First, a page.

So I'm not quite the audience of your persuasive essay, I guess. :P (Though I'm well aware that this is what the media tries to tell people is beauty.) I really do think the beginning could use a bit more of a gesture toward the overall direction of your essay. Looking back at the last sentence of your first paragraph, I can see your thesis statement, but when I first read it, I didn't realize at all that you were going to be talking about what kinds of twisted beauty exist- I thought you were going to talk about the ways we focus on the facade.

A small thing:

The American ideal is “perfect.” It’s unblemished, smooth, and predictable, as Wilson so astutely points out.

This felt pretty redundant as I was reading. I noticed this a few times - overall, I think you could go through and do a lot to tighten up your language. Voice-wise, it reads exactly like a standard, well-written college essay, but the unfortunate thing about academic writing is that the default voice for an essay is overly wordy and pretentious in its sentence structures. You have a lot of strong images and adjectives here to capture the wonder and power of the sanguine beauty you're talking about, but they're lost in the passive, polished, academic voice. If you wanted to make this more powerful, I would lean into how sanguine beauty feels. Strip away a lot of the sentence framing around the images and let them stand on their own. Bring them to life with verbs stronger than "is" and "are."

Again, your tone is more than fine for the purpose of writing a college essay. I just feel like this topic has a lot of potential to viscerally move people, and that's hard to do with the typical academic, objective tone, because it makes it feel a layer removed from reality.

On Frida Kahlo:
About halfway through the section on her I was shocked to realize I actually knew who you were talking about, as I had been exposed to her art through the Music/Art class I took last semester. Once I connected the artwork to the name, your point about her became a lot more powerful to me. Before, because I had no idea about her art, it felt like a generic 'random person expressed pain through art' story. So I don't think the example will work well for readers who don't know who she is. It's hard to really understand how her works are beautiful, but only unconventionally, without actually having seen them (though I think they are a great example of the other kinds of beauty you're talking about, people just won't know that without the visuals). The example feels like it needs a visual aid to be most effective.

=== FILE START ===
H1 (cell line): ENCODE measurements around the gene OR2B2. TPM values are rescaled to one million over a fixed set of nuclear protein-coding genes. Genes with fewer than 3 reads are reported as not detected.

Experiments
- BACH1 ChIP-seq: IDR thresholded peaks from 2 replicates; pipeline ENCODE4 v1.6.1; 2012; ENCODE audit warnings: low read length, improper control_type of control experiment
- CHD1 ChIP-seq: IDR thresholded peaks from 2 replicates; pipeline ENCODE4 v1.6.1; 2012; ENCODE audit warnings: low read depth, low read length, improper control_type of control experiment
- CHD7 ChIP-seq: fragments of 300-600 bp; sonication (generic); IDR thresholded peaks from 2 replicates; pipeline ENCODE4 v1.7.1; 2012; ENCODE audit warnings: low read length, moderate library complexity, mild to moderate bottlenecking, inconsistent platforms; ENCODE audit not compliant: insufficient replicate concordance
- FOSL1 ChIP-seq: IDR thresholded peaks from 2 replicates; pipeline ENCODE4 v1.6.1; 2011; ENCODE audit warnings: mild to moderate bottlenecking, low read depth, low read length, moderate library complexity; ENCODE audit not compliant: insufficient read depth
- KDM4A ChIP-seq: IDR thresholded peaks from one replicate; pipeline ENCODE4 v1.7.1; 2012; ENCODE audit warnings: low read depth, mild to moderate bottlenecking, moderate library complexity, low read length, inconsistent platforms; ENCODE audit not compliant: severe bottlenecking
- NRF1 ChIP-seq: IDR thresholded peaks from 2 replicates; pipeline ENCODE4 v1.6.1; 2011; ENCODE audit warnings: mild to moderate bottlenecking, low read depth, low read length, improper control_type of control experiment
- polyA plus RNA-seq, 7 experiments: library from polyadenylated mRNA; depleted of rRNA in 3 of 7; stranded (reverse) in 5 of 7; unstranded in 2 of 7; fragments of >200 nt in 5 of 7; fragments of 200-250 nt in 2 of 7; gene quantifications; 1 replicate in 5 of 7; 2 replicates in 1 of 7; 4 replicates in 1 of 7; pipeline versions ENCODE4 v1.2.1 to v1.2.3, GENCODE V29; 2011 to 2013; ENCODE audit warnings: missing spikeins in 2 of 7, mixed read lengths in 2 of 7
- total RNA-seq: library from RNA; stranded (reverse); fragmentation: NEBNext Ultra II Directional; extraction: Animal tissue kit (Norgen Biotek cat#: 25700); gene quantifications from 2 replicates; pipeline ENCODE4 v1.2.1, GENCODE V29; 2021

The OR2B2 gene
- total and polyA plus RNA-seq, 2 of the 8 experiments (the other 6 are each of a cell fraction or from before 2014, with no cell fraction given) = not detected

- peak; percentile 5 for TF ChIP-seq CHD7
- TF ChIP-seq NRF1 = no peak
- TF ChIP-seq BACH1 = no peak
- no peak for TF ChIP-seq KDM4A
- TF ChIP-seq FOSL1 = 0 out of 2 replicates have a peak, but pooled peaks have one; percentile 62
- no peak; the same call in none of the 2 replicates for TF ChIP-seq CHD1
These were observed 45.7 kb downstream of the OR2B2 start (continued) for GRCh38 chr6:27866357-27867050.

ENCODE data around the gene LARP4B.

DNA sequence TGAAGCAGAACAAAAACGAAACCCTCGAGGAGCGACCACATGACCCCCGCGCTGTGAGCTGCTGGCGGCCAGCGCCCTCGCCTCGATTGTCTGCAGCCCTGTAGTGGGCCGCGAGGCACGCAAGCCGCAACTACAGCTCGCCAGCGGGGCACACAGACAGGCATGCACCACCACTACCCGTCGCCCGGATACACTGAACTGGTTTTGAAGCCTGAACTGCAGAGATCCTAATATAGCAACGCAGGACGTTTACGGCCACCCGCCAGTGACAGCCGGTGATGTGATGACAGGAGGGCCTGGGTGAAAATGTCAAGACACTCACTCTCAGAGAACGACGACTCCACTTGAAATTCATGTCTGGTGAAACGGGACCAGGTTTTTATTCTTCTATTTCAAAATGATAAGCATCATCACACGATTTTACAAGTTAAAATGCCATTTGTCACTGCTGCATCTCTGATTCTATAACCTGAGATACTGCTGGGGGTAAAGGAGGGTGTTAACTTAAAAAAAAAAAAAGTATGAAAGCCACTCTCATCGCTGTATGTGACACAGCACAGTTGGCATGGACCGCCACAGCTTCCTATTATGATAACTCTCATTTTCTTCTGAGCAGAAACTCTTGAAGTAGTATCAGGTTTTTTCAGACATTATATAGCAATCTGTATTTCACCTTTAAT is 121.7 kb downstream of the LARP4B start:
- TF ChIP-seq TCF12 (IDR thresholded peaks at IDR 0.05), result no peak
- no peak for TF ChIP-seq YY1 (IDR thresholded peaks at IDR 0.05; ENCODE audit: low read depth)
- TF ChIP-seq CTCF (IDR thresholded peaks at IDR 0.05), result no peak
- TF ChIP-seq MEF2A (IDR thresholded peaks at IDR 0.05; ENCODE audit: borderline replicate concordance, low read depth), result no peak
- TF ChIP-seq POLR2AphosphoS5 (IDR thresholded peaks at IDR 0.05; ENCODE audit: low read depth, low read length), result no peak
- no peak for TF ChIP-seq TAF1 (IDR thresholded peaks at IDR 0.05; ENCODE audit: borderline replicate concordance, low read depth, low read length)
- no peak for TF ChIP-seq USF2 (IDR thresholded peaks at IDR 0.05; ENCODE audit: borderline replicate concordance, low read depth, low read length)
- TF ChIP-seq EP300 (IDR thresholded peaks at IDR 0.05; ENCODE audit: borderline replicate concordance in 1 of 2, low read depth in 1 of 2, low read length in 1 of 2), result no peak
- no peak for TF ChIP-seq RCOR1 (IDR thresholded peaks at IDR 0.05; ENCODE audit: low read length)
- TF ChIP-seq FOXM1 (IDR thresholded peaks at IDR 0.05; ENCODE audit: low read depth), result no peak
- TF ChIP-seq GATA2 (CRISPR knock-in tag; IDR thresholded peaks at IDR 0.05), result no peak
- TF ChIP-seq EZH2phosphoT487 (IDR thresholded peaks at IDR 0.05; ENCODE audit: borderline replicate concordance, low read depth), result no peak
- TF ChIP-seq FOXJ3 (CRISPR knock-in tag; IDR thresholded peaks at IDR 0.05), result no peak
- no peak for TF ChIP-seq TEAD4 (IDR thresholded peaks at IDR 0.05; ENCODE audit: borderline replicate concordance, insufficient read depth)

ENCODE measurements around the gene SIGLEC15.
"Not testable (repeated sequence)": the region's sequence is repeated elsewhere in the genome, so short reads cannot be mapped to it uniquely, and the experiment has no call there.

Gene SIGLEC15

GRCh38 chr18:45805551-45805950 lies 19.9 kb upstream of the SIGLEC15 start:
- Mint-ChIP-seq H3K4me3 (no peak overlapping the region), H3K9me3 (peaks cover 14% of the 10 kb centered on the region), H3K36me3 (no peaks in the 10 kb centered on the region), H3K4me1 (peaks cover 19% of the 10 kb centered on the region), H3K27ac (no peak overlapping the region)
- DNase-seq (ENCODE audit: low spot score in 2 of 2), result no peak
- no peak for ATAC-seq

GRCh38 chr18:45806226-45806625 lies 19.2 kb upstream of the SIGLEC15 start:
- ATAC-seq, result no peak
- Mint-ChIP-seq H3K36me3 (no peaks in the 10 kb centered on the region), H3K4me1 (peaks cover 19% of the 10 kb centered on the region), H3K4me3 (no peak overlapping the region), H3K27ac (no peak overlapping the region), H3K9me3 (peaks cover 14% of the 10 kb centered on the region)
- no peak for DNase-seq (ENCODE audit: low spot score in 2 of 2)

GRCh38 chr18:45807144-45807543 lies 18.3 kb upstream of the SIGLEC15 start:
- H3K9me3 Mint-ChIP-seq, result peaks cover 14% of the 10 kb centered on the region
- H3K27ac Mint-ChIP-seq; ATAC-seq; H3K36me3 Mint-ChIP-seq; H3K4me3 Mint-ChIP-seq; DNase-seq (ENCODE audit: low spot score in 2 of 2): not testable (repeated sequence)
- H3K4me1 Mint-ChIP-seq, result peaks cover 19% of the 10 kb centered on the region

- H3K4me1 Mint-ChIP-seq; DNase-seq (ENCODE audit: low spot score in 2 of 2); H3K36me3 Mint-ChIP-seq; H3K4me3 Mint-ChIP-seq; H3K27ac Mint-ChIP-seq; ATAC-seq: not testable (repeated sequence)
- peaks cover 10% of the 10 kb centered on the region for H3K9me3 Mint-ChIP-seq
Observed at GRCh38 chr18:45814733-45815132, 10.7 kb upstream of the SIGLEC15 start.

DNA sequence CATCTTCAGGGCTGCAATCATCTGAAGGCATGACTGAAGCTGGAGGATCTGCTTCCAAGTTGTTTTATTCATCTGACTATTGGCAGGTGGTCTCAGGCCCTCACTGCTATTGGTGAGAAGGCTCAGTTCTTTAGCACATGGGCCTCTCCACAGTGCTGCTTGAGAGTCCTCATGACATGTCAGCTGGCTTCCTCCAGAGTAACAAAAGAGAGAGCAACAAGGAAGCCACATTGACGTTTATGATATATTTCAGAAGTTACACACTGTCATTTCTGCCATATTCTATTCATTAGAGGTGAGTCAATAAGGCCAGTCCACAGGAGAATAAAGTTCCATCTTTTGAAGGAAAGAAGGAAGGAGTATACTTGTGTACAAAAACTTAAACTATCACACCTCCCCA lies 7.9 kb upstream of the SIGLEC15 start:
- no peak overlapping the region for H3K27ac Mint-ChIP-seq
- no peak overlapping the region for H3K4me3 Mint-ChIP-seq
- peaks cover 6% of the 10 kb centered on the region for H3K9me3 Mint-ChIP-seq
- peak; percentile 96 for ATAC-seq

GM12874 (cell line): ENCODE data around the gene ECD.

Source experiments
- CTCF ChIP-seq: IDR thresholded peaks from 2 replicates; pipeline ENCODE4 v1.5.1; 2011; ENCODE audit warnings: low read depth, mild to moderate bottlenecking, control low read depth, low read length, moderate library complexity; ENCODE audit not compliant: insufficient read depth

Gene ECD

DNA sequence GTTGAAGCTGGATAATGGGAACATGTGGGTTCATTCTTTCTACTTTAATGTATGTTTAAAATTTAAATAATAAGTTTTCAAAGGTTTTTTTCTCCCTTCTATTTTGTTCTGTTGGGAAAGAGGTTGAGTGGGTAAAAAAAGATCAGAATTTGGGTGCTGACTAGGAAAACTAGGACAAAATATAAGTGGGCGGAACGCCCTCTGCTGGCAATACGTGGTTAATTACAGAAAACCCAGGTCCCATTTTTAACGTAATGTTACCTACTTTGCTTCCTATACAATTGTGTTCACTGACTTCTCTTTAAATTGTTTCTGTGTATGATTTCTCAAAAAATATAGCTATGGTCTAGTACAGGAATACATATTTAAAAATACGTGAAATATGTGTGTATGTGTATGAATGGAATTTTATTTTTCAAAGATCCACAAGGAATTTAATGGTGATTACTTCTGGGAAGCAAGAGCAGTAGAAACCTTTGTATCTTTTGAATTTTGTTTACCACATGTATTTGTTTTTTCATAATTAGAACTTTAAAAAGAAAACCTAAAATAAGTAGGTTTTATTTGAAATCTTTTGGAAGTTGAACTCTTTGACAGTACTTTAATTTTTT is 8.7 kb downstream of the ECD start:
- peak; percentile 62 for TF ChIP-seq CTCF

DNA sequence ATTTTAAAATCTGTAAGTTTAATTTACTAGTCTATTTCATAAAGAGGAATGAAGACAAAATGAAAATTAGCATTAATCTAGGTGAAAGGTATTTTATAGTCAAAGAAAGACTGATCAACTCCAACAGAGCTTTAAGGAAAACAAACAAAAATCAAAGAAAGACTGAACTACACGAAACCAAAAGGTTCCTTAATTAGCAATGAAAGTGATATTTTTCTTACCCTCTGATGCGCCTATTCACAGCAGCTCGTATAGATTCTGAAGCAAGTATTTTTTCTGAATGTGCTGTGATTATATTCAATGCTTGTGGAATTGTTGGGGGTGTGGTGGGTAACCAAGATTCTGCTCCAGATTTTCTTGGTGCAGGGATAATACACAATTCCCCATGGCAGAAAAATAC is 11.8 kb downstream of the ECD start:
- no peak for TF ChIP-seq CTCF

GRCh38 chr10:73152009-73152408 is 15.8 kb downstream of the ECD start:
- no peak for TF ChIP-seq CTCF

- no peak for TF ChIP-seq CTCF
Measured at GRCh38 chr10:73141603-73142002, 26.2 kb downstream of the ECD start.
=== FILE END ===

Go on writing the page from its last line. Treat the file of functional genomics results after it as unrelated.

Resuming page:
And I think that's about all I've got for you! I really enjoyed this essay and found it well-written and thought-provoking, though there were times where the academic style obscured your point rather than highlighted it. I hope you got a good grade on this, and if you have any questions or thoughts on what I wrote here, let me know! Good luck with this, and keep writing!




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Fri May 24, 2019 10:53 pm
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nogutsnoglory wrote a review...



Alright, pretty straightforward, textbook essay. Good argument, with a prime example to back up your claim (Frida Kahlo). I do kind of wish you had brought up a more nuanced view of why America sees beauty the way it does - misogyny, patriarchy, sexism, racism, etc.. The whole essay just seems very implistic and in a way, kind of condescending; just because it seems to me that you're kind of implying that Americans are choosing to partake in this "shallow" definition of beauty. Moreso, I think that superficial things can be just as beautiful as these authentic things you're pointing out; one doesn't negate the other, but that's beside the point.